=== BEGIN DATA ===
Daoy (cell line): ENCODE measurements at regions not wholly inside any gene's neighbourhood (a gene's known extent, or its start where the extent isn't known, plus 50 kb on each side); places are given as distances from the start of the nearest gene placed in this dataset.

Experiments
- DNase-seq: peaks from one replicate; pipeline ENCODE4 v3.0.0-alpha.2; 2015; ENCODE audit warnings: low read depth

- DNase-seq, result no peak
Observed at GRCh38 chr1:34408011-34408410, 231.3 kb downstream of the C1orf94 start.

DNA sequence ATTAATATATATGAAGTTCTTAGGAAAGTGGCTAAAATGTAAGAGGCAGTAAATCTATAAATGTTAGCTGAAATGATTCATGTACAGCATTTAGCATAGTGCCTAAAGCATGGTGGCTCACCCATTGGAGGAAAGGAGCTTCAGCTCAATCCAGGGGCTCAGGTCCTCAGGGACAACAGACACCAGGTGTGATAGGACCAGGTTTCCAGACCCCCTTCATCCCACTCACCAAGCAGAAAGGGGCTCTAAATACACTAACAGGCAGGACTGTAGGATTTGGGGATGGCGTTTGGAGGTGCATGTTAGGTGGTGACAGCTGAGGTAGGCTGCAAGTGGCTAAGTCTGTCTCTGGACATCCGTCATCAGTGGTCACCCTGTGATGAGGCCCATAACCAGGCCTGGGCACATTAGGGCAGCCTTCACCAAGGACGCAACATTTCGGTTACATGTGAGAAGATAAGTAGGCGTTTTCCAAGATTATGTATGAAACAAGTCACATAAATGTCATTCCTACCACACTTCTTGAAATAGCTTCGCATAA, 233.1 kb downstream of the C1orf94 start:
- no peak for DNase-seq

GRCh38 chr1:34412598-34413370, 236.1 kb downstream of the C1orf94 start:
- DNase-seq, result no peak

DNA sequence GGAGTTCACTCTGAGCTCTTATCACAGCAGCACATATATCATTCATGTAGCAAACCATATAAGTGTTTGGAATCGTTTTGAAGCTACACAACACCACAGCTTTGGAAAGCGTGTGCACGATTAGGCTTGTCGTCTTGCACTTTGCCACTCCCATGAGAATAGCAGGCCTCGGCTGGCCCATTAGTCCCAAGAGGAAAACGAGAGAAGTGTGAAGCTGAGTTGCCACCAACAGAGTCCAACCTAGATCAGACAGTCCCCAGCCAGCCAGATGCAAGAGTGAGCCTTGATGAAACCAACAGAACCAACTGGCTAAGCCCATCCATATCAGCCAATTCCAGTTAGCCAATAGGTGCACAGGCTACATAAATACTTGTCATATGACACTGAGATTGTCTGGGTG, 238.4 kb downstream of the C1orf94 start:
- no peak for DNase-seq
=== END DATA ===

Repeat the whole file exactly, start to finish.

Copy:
Daoy (cell line): ENCODE measurements at regions not wholly inside any gene's neighbourhood (a gene's known extent, or its start where the extent isn't known, plus 50 kb on each side); places are given as distances from the start of the nearest gene placed in this dataset.

Experiments
- DNase-seq: peaks from one replicate; pipeline ENCODE4 v3.0.0-alpha.2; 2015; ENCODE audit warnings: low read depth

- DNase-seq, result no peak
Observed at GRCh38 chr1:34408011-34408410, 231.3 kb downstream of the C1orf94 start.

DNA sequence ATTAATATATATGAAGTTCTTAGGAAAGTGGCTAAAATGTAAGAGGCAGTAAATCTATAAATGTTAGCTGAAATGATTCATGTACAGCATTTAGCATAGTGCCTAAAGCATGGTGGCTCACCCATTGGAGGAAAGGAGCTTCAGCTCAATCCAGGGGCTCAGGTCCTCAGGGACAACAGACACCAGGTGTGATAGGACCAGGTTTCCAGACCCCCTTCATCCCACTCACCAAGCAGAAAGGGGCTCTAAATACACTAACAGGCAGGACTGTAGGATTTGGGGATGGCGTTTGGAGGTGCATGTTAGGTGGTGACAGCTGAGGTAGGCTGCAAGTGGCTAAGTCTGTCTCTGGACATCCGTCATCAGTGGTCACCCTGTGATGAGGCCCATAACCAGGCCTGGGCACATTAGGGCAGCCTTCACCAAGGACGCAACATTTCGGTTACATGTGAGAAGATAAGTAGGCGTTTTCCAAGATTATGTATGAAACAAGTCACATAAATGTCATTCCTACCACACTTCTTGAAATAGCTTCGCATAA, 233.1 kb downstream of the C1orf94 start:
- no peak for DNase-seq

GRCh38 chr1:34412598-34413370, 236.1 kb downstream of the C1orf94 start:
- DNase-seq, result no peak

DNA sequence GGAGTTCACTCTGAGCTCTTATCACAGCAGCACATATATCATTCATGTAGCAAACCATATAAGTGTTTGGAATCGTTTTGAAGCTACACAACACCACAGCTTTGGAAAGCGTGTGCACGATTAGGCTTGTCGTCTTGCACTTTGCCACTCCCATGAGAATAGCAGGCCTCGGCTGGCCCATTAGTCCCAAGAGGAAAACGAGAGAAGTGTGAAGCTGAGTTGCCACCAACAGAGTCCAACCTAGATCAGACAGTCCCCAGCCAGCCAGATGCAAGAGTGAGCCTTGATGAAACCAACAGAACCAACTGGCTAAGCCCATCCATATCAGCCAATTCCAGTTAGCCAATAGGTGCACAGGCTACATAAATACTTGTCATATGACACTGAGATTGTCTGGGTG, 238.4 kb downstream of the C1orf94 start:
- no peak for DNase-seq